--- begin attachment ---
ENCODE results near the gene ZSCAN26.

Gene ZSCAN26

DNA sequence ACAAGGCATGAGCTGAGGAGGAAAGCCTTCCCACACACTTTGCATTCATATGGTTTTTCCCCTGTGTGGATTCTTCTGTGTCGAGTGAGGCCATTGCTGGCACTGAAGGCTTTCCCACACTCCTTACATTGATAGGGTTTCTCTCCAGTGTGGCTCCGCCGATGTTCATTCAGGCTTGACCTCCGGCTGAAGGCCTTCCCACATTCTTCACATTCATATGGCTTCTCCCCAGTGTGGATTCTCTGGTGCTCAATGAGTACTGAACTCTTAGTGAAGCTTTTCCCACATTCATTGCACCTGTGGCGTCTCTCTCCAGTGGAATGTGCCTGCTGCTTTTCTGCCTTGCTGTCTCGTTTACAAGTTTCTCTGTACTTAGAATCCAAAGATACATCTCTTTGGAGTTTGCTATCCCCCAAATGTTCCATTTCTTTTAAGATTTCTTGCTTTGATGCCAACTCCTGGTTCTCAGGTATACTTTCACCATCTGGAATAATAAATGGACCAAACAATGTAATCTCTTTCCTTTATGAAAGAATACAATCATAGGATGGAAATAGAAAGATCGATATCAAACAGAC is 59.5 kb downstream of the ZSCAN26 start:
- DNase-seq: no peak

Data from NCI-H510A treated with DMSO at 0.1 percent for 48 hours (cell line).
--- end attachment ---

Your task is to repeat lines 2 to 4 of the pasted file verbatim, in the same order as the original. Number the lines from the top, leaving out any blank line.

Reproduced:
Gene ZSCAN26

DNA sequence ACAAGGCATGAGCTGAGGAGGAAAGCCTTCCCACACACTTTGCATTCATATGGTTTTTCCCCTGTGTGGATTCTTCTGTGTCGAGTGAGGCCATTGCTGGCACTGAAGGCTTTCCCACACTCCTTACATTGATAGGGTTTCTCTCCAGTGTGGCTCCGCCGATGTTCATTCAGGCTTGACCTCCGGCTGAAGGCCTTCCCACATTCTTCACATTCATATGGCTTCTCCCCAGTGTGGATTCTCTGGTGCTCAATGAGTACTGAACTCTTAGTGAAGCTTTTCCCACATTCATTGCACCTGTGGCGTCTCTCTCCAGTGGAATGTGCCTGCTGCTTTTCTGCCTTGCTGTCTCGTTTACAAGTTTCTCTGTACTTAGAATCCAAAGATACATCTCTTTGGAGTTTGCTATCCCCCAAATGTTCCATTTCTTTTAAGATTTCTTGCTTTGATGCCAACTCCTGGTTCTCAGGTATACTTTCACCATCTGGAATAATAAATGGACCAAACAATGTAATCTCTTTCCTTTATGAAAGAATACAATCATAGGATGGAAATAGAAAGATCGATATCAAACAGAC is 59.5 kb downstream of the ZSCAN26 start:
- DNase-seq: no peak